“I am putting together my lived experience with my education,” explains Housing Support Worker Allison, proudly scrolling through photos of her recent graduation. “My education is really important for working together with other professionals and understanding the laws and things like that, but my lived experiences have taught me empathy and an understanding of where people might be at.”
Brought up in a household she herself describes as ‘chaotic’, seeing alcohol and drug misuse was a daily occurrence with both her parents battling with addiction. Her father would go on to pass away before Allison turned 11, and that lifestyle was something she felt she would never be able to escape.
Having had a daughter at a young age, Allison experienced years of domestic abuse from her partner and felt trapped in a vicious cycle, with no formal education leaving her unable to find employment.
“I was trapped really and I had never thought about where I was going. The domestic abuse reiterated that because I was told that I wasn’t going anywhere and this is who I was going to be. I believed that for a long time. I was trapped in the benefit trap because the cost of housing was too expensive. It was a circle for me and if I were to break away from that, I would become homeless and my daughter might not have shelter.”
The cycle continued, with alcohol and substance misuse becoming more and more problematic until, aged 29, Allison became pregnant for a second time and knew something had to change.
“My recovery started with a thought of wanting to do something different. It started when I was sat up on a night, having suicidal thoughts and I started to reassess my situation. I told myself that I had been dealt this card, but asked was there anything I could do about it?”
Allison checked into different recovery services, taking inspiration from those that had turned their lives around and becoming more determined than ever to make a fresh start for her and her young family.
She enrolled at Bradford College to study in 2014, starting a Level 2 Health and Social Care course whilst also gaining the basic education she had never received during her childhood, which included taking GCSEs.
“My spelling was around that of an eight year old,” she adds. “It was really hard and soul destroying doing that level when you’re older, but I tried really hard to make little steps at a time. I know that I wouldn’t have been able to study if I was still drinking because I couldn’t be reliable. I couldn’t wake up on a morning, I couldn’t attend appointments because it was still chaotic. I was always ill so I couldn’t maintain it. I was trying to find a balance but I couldn’t.”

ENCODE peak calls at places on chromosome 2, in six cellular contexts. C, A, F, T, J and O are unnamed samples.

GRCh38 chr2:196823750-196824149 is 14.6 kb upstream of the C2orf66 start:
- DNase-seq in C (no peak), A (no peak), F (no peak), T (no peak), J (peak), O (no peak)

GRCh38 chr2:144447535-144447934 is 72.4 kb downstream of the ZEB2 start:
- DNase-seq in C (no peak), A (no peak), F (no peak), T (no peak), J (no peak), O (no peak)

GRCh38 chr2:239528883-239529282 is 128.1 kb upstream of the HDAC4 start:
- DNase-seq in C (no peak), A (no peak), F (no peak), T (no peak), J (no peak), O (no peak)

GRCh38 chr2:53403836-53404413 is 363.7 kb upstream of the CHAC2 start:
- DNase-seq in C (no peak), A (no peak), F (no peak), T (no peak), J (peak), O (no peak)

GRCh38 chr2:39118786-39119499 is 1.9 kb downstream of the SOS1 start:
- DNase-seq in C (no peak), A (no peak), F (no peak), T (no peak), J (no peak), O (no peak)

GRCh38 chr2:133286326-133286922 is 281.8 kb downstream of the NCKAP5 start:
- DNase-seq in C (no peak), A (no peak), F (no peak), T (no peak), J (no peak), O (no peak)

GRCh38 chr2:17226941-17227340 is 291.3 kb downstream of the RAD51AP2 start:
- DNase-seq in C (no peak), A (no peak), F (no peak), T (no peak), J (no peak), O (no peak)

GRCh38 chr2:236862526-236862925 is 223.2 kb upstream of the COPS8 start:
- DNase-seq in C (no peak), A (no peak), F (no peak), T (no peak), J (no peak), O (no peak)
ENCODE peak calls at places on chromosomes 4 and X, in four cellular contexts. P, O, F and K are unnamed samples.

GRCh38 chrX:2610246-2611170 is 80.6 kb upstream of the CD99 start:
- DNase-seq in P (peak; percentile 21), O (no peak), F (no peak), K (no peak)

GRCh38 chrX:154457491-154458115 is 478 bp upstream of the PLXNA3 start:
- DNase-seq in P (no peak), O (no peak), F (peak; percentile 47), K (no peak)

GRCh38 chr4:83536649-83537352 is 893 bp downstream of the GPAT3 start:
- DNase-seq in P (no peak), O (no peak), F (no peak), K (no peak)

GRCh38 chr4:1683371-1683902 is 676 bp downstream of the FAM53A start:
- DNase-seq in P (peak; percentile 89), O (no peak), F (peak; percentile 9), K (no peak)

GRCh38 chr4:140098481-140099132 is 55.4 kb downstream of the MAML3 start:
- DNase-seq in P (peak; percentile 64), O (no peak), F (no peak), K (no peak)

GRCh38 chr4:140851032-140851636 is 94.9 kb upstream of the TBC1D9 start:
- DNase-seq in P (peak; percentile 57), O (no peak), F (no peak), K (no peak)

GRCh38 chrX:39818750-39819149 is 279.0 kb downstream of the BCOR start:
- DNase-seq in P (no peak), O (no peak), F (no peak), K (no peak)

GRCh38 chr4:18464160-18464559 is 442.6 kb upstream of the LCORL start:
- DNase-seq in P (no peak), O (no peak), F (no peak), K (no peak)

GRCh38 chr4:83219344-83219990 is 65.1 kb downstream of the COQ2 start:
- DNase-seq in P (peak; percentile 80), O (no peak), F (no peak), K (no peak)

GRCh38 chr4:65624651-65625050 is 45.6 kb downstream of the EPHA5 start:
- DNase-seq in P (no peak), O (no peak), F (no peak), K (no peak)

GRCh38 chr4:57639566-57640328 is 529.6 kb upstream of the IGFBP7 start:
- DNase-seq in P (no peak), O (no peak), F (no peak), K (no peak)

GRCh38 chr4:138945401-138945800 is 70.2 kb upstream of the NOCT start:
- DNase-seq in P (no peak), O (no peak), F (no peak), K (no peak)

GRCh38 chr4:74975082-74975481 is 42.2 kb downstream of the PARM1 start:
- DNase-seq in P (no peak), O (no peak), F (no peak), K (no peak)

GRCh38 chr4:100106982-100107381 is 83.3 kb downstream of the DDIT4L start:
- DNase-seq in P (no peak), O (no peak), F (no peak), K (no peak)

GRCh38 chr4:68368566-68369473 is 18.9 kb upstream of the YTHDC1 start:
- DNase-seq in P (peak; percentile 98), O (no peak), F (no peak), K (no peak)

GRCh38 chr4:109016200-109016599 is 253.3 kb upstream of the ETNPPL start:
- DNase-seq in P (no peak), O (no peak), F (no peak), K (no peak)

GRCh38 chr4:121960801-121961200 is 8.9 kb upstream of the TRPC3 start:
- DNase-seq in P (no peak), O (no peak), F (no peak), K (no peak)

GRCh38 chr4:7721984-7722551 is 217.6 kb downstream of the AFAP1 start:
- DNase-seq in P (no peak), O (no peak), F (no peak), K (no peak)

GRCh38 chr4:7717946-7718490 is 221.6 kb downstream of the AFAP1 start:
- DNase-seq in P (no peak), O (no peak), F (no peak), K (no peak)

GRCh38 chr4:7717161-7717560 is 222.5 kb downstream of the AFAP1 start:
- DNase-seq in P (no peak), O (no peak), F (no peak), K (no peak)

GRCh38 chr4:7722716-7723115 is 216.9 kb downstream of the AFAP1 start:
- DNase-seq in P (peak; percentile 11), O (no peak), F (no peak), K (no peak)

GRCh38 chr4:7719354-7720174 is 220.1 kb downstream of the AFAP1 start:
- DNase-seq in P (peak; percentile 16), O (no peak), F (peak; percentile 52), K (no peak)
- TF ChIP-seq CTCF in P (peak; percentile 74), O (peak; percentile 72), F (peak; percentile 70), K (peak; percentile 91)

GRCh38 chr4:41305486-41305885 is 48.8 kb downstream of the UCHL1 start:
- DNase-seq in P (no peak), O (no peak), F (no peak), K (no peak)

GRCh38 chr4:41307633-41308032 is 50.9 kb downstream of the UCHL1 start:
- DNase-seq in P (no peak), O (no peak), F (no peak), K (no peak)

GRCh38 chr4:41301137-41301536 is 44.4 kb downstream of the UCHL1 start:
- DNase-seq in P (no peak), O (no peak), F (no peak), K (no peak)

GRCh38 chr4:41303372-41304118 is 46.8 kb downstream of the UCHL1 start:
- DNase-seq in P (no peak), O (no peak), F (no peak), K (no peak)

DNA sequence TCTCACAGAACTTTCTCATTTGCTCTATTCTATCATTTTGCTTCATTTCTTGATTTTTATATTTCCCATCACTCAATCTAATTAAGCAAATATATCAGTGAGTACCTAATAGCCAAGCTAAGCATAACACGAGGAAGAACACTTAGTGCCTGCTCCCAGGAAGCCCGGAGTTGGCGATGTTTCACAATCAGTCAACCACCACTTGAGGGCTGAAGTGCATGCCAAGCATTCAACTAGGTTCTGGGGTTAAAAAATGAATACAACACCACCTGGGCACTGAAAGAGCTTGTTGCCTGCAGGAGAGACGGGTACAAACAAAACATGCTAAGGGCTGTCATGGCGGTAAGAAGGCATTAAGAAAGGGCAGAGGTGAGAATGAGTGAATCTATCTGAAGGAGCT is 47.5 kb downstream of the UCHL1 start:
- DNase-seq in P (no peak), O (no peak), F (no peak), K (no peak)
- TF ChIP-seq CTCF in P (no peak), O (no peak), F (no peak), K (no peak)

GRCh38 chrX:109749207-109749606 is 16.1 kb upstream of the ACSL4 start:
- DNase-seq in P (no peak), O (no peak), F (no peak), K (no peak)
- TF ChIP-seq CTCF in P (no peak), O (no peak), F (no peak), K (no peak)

Her recovery and studies intertwined with one another over the coming years as Allison continued to look ahead to the future. Fast forward to 2023 and the person once trapped in an abusive relationship, controlled by addiction and failed by the education system stood proudly at her graduation ceremony, having earned a degree in Youth and Community Development from Bradford College’s Higher Education Department.
“I had to put big will power and some real effort in. It didn’t get given to me and every day I had to tell myself I was going to do something different. I was looking back the other day and thought ‘goodness me, you were in a bad place’. I can’t believe that I managed to escape it. I feel young again!”
During her studies, Allison took a keen interest in social equality and human rights, expertise she now uses in her role supporting young people new to the country with their housing, training and employment needs.
“My role is to help them access the education and healthcare system, as well as making sure we are meeting the emotional and social needs of the young people so that can be challenging. That is why I wanted to work here, to help people and support people into independence. I can’t do it for them but I can help them with the tools that they need to move on.”
Along with her qualifications, she also believes that her experiences of trauma, addiction and recovery helps her to empathise with those she supports and be able to recognise the challenges they may be facing.
“I understand that their self-esteem and confidence might not be there,” she says. “People think that it is as easy as finding a job, but I know that before I could find a job, I needed confidence and belief. Coming from my background, you have a sense that your value is low. Imagine starting in a workplace feeling that you are lower than everyone else. That stays with you and you have to keep reminding yourself that is wrong. That is why education is so important for people like myself because it evens the playing field.”
Alongside her own achievements, Allison’s first daughter is now studying law. A world away from the life she thought her family and her were destined to live, Allison hopes her experiences prove that change is always possible.
“I thought I want to tell my story because there may be new starters or volunteers feeling that low self-esteem or imposter syndrome. I have got the emotional intelligence and resilience now. The trauma could come up at any time so it is about how we are able to talk about it and be able to communicate and say I am feeling a certain way. It is about identifying your feelings so you can act on them.”